“You run two ways,” he said. “You run unopposed or you run scared.”

On advice of his attorney, Collins would not talk about the alleged tree-shooting incident.

He ticked off a list of accomplishments he’s managed in his district to demonstrate his effectiveness.

“I’ve got bridges done seven years early, got traffic lights in three years early. I’ve got rec centers built, walking paths built, trails built. I’ve been able to work with a federal delegation to forge ahead with a national monument,” he said. “Tom Collins is a guy who works for his district. If they want a ‘purty’ face, then they can vote for the Mona Lisa or something.”

Collins’ district encompasses most of the northern part of the county, a section few Las Vegans venture into unless driving to Mesquite, Valley of Fire or Zion National Park. The Moapa Valley, about 60 miles northeast of Las Vegas, is one of the few populated areas. Looking at it from satellite imagery on Google Maps, it is a long sliver of green jutting out from the northern fingers of Lake Mead.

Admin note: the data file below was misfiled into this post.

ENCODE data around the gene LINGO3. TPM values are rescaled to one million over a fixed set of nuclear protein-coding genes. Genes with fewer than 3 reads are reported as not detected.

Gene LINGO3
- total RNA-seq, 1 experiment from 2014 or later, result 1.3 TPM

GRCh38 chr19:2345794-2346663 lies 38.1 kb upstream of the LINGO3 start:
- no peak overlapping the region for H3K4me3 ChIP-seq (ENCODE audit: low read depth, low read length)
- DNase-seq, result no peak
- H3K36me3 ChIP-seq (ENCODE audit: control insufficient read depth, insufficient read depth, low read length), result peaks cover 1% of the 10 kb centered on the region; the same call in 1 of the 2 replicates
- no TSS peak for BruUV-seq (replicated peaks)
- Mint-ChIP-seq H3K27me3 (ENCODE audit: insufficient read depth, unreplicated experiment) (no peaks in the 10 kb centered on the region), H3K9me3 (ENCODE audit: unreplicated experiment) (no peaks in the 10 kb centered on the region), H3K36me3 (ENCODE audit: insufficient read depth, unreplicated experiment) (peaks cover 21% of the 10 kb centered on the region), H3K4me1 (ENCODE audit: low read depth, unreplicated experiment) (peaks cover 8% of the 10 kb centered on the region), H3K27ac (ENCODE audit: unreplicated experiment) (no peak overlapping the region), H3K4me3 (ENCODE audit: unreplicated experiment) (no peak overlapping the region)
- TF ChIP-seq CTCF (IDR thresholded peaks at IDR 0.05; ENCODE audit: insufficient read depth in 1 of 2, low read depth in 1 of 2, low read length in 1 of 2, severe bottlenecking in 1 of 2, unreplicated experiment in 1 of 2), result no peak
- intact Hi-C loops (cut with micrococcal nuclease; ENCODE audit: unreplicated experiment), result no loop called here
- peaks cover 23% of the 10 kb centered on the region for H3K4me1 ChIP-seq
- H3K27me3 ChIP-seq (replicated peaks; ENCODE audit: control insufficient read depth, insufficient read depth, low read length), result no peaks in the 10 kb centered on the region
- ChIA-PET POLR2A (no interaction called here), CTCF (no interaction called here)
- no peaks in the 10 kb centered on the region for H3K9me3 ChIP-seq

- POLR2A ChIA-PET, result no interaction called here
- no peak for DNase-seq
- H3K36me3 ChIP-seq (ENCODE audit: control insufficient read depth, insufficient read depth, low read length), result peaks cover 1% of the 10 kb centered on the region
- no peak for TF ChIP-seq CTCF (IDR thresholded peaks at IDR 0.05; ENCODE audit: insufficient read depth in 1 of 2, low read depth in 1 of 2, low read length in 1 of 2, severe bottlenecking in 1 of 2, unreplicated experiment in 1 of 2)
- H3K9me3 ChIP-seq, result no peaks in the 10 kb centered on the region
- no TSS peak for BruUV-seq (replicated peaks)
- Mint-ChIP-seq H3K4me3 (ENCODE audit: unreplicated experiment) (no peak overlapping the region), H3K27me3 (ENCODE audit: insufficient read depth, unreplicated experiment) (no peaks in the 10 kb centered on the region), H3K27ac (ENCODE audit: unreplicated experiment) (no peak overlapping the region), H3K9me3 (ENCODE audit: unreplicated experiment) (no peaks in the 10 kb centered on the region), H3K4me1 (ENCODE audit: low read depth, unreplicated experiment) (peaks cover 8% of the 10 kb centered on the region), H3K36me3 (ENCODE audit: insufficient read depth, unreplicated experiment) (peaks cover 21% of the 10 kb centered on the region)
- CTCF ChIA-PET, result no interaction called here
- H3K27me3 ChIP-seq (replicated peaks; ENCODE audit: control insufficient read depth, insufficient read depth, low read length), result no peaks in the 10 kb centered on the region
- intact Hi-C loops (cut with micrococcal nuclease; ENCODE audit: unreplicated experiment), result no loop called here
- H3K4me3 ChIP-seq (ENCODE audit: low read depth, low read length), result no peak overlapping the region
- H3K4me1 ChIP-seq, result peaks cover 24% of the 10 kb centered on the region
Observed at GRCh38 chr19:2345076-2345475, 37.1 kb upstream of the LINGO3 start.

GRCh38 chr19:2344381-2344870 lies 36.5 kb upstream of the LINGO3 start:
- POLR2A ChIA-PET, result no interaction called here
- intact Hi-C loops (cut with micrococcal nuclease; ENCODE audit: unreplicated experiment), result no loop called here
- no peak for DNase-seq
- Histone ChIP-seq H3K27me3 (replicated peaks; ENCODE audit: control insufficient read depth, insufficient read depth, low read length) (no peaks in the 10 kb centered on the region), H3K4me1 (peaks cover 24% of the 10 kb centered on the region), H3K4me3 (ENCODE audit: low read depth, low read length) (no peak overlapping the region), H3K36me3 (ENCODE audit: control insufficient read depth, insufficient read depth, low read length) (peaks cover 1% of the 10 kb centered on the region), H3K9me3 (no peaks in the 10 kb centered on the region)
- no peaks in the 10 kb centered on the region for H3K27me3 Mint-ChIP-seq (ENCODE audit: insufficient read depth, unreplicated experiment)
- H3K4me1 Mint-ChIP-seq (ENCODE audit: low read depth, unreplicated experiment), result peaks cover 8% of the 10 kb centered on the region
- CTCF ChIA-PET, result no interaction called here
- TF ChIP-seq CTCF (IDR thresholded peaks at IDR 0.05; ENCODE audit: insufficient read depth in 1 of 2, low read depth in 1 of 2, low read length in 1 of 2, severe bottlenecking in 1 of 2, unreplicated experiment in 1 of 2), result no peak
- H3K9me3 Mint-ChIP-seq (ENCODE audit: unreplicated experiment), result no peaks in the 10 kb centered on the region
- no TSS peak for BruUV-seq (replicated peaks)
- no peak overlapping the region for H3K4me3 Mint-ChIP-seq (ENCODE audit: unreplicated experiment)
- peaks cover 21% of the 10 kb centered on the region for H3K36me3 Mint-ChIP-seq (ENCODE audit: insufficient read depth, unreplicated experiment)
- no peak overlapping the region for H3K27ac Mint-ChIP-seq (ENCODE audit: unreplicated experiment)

One of the towns in that sliver is Logandale, where Chris Cook manages the Inside Scoop ice cream parlor and restaurant. Cook said Collins has been the talk of the town lately, with those who like him saying they aren’t bothered by the bull and tree incidents, and those who don’t like him saying it justifies their dislike.

Cook, though, guesses that from all the people who visit his store, it’s about a 70-30 split in Collins’ favor.

“He’s a human being, and I think the things that he’s done for the district outweigh the ill-thinking things he’s done,” Cook said. “I don’t think it should overshadow his commission work by any means. I just think he’s been a blessing to us out here.”